What Were The Results?
Using Palantir’s system, USMC analysts were able to detect correlations between weather data and IED attacks, and linked biometric data collected from IEDs to specific individuals and networks. None of this would have been possible without having all the data integrated and synchronized in one place.
Palantir have now raised $1.5 billion in venture capital funding, indicating an enormous level of confidence in their technology. And the power of their platforms is being recognized beyond the realm of law enforcement and defence; the company are attracting many corporate clients, such as Hershey’s, who are collaborating with Palantir on a data-sharing group.
What Data Was Used?
In the Afghanistan example, the data used included a wide range of structured and unstructured data: DNA databases, surveillance records showing movements, social media data, tip-offs from informants, sensor data, geographical data, weather data and biometric data from IEDs. A big part of Palantir’s success lies in pulling such massive data sets together effectively.
What Are The Technical Details?
Palantir are understandably secretive about technical details, which means I am unable to share details on how data is stored or analysed.
Any Challenges That Had To Be Overcome?
Privacy is a murky area in the Big Data world, and for companies such as Palantir that gather enormous amounts of data public perceptions surrounding their use of that data is bound to be a concern. The company were implicated in the WikiLeaks scandal, when they were named as one of three tech firms approached by lawyers on behalf of Bank of America seeking proposals for dealing with an expected release of sensitive information. After their name was linked to the scandal, Palantir issued an apology for their involvement.
Concerns are growing about government use of individuals’ data, particularly in the US and the UK, in the wake of the Edward Snowden NSA leaks. As such, Palantir need to tread a fine line between gather- ing the data necessary for the job at hand and avoiding mass invasion of privacy. It’s an issue that founder Alex Karp doesn’t shy away from. Speaking to Forbes a couple of years ago, he said: “I didn’t sign up for the government to know when I smoke a joint or have an affair.” And in a company address he stated: “We have to find places that we protect away from government so that we can all be the unique and interesting and, in my case, somewhat deviant people we’d like to be.”1 With the company’s reported IPO coming up, public perception is likely to be as important as ever and it’ll be interesting to see how they manage this.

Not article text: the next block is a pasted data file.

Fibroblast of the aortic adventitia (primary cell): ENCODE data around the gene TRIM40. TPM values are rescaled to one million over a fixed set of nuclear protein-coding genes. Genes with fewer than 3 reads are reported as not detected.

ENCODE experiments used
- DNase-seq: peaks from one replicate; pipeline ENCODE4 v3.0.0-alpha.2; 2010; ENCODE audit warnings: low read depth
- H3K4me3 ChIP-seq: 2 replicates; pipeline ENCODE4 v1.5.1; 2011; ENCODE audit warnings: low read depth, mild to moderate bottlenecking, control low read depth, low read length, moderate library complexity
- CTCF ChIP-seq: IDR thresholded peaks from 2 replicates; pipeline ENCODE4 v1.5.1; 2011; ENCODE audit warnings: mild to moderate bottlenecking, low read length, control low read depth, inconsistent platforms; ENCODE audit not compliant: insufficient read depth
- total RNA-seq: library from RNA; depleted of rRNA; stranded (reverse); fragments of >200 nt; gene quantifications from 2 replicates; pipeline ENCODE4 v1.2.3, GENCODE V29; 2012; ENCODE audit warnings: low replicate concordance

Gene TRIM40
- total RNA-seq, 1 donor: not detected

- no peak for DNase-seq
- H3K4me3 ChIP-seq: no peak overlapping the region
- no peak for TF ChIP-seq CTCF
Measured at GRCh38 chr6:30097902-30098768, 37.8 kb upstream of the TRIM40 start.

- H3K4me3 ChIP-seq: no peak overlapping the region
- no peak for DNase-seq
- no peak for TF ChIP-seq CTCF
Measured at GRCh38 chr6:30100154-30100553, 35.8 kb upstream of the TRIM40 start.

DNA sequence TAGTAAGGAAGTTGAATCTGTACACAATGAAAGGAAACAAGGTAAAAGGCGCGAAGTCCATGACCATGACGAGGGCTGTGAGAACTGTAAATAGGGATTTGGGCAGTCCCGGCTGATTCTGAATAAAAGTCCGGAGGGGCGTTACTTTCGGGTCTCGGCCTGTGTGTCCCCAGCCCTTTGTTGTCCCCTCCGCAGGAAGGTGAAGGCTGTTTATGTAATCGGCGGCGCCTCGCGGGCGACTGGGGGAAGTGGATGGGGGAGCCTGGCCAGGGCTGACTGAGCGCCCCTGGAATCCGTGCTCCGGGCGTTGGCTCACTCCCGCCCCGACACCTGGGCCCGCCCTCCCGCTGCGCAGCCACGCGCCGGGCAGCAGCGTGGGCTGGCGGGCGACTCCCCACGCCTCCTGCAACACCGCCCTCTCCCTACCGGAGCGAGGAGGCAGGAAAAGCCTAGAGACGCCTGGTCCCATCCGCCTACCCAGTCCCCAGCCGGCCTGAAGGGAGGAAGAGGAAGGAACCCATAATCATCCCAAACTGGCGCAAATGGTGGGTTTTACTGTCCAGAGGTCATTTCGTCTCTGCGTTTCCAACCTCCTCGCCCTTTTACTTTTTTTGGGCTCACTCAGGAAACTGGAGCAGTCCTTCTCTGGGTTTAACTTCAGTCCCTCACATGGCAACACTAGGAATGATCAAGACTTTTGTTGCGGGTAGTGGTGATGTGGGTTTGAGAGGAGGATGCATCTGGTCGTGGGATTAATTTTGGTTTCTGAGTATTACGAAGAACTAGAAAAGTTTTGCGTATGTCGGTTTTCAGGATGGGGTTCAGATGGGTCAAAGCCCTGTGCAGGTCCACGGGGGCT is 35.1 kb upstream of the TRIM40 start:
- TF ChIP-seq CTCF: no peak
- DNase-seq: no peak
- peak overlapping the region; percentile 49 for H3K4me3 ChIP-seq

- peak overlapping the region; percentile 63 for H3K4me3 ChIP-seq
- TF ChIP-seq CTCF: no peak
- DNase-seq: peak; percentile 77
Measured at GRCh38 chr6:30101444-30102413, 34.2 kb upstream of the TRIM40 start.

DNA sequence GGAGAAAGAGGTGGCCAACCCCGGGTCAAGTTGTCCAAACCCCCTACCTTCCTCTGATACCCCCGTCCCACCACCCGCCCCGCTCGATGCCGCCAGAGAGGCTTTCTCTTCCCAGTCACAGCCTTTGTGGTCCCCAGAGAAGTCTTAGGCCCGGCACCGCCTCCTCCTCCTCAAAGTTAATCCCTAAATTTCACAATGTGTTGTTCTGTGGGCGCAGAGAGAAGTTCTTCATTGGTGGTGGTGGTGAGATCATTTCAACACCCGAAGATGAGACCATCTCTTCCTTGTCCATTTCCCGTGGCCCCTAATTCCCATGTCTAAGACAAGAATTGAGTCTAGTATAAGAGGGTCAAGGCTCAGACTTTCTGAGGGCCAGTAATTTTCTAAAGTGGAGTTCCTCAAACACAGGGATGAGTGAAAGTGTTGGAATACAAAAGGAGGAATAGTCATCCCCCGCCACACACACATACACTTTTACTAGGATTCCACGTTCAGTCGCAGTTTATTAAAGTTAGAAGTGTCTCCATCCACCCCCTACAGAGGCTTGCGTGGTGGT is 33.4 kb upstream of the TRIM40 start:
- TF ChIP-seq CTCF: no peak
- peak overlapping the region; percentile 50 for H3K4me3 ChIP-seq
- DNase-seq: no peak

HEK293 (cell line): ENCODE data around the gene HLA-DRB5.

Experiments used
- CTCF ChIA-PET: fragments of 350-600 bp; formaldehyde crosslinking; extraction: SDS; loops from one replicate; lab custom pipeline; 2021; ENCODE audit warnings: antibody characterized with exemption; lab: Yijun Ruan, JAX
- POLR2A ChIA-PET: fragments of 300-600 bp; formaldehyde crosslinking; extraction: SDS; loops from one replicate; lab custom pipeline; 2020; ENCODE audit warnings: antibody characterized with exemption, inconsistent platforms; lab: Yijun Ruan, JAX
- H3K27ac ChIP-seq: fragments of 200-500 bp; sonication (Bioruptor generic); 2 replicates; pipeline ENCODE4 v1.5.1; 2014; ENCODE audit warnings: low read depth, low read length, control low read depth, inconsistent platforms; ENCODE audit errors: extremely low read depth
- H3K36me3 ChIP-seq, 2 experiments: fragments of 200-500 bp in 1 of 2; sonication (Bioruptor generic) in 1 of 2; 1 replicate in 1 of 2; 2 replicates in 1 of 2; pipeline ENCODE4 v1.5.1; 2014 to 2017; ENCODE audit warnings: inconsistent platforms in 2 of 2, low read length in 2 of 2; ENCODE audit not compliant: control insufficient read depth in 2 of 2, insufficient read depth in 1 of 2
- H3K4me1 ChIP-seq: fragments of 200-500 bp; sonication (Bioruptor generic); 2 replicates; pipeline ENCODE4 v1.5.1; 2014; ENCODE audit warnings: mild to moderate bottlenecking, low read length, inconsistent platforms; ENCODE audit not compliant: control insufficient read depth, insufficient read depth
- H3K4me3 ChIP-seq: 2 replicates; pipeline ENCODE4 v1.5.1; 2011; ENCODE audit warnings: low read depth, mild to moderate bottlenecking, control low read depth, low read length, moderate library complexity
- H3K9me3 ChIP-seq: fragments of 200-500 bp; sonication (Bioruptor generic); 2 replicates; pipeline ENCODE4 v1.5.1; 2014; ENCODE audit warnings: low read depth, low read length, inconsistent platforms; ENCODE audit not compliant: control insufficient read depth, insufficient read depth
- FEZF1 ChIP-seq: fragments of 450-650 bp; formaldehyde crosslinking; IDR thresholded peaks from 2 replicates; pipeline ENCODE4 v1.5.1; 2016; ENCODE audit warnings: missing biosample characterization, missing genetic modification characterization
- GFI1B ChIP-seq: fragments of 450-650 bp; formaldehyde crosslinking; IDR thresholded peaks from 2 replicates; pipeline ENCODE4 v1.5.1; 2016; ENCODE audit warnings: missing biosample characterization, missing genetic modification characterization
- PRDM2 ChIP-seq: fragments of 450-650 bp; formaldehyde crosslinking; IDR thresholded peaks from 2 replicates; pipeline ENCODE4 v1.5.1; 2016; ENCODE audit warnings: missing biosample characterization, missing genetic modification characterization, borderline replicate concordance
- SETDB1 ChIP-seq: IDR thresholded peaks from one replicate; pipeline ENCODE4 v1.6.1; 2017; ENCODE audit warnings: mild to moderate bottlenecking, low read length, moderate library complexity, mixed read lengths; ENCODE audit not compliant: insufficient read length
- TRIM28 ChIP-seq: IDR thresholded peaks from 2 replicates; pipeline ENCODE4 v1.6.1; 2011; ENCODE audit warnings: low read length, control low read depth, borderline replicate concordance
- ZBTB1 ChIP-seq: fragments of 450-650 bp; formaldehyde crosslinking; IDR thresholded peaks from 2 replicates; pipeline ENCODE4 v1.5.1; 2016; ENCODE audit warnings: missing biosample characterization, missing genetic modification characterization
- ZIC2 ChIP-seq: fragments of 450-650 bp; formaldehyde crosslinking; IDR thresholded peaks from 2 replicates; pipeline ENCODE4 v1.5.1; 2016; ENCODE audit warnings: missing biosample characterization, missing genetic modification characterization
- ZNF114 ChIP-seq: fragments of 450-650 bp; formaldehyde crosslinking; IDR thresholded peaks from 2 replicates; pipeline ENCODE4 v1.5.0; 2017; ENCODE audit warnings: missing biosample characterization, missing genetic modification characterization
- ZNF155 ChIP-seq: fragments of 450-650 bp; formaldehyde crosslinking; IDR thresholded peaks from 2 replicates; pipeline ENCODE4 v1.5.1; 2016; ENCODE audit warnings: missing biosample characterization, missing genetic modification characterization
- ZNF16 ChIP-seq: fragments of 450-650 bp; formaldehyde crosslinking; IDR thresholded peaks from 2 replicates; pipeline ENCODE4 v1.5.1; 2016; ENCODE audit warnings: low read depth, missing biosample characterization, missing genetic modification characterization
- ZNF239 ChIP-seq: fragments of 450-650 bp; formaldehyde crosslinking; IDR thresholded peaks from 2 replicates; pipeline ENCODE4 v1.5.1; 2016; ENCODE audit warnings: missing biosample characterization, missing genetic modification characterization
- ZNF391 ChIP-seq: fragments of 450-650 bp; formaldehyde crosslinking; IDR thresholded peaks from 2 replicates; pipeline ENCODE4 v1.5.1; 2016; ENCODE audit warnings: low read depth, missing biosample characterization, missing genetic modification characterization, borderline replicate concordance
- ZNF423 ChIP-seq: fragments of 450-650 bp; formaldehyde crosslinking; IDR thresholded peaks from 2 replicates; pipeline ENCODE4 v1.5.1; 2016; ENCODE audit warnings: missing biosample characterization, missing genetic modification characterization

What Are The Key Learning Points And Takeaways?
One of the key points that Palantir make is that human interaction with data is just as valuable as the data itself. This is true whether you’re fighting a war or trying to attract new customers to your product or service. There is a danger that we place too much blind faith in data itself, when, in fact, how we work with that data and make decisions based on it is the key.
Palantir also provide an excellent example of how data can be especially powerful when more than one dataset is combined. Working with just one dataset can provide a very one-sided view – often it’s the correlations and interactions between different types of data that provide the real insight gems.